W3C home > Mailing lists > Public > www-validator@w3.org > April 2000

Re: CDATA in elements and attributes

From: Terje Bless <link@tss.no>
Date: Fri, 14 Apr 2000 04:18:26 +0200
To: W3C Validator <www-validator@w3.org>
Cc: TimP <tim@paneris.co.uk>
Message-Id: <00041404344203.00636@foo>
On Fri, 14 Apr 2000, TimP wrote:
>The definition of CDATA within SGML depends upon whether it is used 
>in the context of an element content definition or an attribute definition. 

Sez who?


>This 'asymetry'[1] has let us into the position where we have to encode 
>VALID urls within HTML. 

Yes. This is because URIs and HTML are to separate things. If you read the HTML
specification you'll find that it makes reference to external specifications of
URIs rather then define them itself. Just because something is a valid URI
doesn't mean it's valid HTML.


>I want to understand why this asymetry exists and why it is tolerated.
>I really like SGML, and have used it successfully in a few projects,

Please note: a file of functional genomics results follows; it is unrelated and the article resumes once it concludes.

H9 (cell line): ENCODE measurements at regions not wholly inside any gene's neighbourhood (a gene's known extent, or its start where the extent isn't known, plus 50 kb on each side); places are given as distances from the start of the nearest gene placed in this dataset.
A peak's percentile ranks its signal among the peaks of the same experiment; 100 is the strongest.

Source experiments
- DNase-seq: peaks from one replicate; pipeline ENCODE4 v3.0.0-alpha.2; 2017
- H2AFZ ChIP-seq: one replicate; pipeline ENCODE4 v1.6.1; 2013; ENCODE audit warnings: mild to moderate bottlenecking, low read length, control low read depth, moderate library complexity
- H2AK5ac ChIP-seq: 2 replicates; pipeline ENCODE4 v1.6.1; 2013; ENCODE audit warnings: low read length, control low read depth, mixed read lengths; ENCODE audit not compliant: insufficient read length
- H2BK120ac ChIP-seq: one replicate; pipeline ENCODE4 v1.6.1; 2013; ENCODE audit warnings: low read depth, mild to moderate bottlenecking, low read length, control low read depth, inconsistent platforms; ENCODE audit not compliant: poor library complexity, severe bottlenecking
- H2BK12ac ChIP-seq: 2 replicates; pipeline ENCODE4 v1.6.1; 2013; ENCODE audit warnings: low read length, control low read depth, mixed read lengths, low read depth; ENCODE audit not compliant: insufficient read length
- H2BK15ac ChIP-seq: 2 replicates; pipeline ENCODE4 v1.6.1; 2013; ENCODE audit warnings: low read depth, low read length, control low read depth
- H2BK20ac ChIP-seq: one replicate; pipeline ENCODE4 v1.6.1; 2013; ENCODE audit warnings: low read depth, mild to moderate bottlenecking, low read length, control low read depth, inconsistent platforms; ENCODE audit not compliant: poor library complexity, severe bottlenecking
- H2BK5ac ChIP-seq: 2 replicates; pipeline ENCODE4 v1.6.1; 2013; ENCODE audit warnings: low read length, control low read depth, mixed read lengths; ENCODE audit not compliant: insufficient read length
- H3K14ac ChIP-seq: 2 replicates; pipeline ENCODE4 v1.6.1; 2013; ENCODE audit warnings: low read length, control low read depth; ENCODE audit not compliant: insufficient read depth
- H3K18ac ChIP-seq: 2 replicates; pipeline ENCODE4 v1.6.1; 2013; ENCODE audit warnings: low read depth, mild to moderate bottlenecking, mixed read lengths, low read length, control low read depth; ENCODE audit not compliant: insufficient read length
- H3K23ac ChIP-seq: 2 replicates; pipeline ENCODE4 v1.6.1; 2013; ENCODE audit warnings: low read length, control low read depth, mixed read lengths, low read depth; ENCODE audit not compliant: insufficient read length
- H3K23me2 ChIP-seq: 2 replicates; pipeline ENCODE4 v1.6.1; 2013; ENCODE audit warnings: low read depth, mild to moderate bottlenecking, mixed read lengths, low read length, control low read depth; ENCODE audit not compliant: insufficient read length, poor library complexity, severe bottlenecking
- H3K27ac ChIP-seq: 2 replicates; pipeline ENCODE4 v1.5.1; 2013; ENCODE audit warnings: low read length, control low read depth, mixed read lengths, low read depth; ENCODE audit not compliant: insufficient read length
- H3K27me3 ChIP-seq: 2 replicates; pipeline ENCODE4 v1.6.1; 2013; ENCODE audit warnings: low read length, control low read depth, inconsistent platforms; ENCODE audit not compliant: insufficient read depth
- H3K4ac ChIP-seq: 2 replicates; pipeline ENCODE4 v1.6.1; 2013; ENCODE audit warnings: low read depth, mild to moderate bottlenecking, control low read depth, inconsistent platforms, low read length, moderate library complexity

>(though I would not claim to know it in detail), but I cannot persuade my 
>collegues of its benefits whilst it forces the requirement to encode URLs
>upon them.

Why is that a problem? You have to encode ampersands in the content of, say, a
BLOCKQUOTE or STRONG element; why do you care that you hae to encode them
inside the href attribute to the A element? And why do you think this
represents an asymetry?


> [1] I found this term in the validator error help.

Huh? Which validator? I wasn't aware that the W3C Validator had any help to
speak of and the FAQs for the W3C Validator do not contain the term "asymetry".
Received on Thursday, 13 April 2000 22:36:18 GMT

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